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Chronicles: The Old Croton Aqueduct

Croton

  Back in the early days of New York City, water was a scarcity, yes, even on an island. The bedrock of the island made well drilling nearly impossible and the places where wells could be drilled only reached as far as the rain water, which was heavily polluted causing breakouts of cholera and yellow fever. In order to try ... Read More »

Chronicles: The Flatiron Building

  Built in 1902, the Flatiron building has become an iconic symbol of New York, gracing postcards and the openings of both Friends and The David Letterman Show. It is one of the world’s first skyscrapers and at the time it was built, was one of the tallest buildings in New York City. Read More »

Chronicles: The Ansonia

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Hotel, farm, luxury apartment building and bathhouse could all at one point have been used to describe 2109 Broadway, otherwise known as The Ansonia.   The Ansonia began as the dream of copper heir William Earle Dodge Stokes, who commission the architect Paul E. Duboy in 1899 to build his Utopian paradise- grand residential hotel with an array of tearooms, ... Read More »

Chronicles: Trinity Church Cemetery

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  Trinity Church has the oldest parish in New York City and with that comes lots of parishioners who when they die, are looking to stay close to the church for all eternity. In 1842, when the church ran out of room in their Wall St and Broadway cemetery, they had to look for space elsewhere. They found that space ... Read More »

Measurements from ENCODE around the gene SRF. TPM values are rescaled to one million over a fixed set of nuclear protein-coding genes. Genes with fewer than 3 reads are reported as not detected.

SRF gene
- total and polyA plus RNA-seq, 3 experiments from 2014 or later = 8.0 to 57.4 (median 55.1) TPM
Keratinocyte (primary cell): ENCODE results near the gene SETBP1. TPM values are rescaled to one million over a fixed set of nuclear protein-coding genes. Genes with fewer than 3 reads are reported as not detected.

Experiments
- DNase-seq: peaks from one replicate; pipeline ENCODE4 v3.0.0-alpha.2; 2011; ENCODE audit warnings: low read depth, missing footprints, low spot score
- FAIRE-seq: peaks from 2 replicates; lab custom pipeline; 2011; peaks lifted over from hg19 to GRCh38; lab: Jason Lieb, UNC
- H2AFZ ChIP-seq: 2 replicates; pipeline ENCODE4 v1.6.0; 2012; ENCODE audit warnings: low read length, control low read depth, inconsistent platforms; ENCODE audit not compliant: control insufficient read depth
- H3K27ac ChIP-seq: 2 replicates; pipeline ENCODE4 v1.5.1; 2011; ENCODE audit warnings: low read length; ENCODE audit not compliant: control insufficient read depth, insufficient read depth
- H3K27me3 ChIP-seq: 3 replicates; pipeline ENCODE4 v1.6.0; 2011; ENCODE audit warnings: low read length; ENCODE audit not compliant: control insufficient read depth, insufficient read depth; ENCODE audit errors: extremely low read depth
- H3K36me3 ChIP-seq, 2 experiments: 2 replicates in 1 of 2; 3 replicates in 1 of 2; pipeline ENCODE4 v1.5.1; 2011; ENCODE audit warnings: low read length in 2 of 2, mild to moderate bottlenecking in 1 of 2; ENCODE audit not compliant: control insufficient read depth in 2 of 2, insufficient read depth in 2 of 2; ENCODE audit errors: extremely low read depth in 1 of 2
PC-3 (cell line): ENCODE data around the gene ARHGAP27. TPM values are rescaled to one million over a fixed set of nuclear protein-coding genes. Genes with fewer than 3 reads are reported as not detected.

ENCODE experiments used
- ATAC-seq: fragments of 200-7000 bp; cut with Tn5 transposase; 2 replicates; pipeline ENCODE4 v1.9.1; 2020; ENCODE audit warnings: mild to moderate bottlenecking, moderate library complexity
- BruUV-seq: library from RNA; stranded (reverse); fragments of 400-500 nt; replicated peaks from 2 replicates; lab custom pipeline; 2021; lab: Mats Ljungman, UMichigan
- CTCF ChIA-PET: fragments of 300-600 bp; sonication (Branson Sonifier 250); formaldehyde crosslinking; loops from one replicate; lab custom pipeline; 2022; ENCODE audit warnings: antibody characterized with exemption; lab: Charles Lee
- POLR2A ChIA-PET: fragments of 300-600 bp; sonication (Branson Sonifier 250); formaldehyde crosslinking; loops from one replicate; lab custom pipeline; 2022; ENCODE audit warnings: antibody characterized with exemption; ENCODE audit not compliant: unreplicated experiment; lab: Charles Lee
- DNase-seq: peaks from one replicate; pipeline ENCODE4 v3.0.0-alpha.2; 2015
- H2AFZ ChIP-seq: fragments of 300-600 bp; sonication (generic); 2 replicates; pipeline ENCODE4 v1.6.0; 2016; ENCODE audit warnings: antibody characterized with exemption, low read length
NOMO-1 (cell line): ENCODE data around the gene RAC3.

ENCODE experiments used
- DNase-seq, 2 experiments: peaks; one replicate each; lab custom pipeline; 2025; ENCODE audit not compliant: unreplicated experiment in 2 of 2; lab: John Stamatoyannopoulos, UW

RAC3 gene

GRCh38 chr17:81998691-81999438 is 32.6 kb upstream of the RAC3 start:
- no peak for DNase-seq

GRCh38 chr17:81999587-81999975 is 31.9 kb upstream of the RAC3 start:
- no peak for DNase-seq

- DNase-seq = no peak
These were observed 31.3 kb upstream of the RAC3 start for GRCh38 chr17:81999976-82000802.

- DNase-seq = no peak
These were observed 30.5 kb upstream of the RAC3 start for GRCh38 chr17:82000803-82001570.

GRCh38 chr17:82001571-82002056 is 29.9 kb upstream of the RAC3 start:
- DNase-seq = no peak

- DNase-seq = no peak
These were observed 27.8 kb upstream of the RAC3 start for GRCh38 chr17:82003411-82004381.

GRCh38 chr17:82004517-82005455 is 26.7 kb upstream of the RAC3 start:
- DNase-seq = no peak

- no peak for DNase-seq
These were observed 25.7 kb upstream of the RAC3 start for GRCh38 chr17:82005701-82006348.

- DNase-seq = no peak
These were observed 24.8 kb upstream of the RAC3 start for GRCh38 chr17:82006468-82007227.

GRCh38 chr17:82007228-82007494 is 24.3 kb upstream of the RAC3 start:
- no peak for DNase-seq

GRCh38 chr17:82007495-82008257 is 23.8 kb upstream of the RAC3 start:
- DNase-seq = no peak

Chronicles: Andrew Carnegie’s Mansion

NYC-Cooper-Hewitt-Museum

  In 1898, Andrew Carnegie hedged a plot to move further north than was fashionable at the time to 91st Street and 5th Avenue. He wanted room, more room than the land that the other mansions of the day occupied could afford him. He wanted room for a garden and when it became time to design his home, he told ... Read More »

Chronicles: Who is Buried in Grant’s Tomb?

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Who is buried in Grant’s tomb is perhaps the lamest joke America has ever collectively created. The answer? No one is buried in Grant’s tomb because Grant wasn’t buried, he was entombed above ground along with his wife Julia. Told you it was lame.   When President Ulysses S. Grant died in 1885, over 1 million people attended his 7 ... Read More »

Chronicles: Wanna Buy a Bridge?

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  The Brooklyn Bridge by Frank Sinatra   The old joke, “If you believe that, I’ve got a bridge to sell ya” has been around nearly as long as the Brooklyn Bridge itself, when early 19th century con-men George C. Parker and William McCloundy allegedly, successfully perpetrated this scam on unwitting tourists. The jab is a reminder of the lasting ... Read More »

Chronicles: Renwick Smallpox Hospital

Renwick Smallpox Hospital, Roosevelt Island

In the mid-1800s, the smallpox vaccine was readily available in New York but despite that, the city continued to suffer outbreaks of the often deadly disease. This continued plague on residents was due to the high amounts of immigrants arriving each day. To try and abate smallpox from spreading throughout the boroughs, a hospital was built on Blackwell’s Island in ... Read More »

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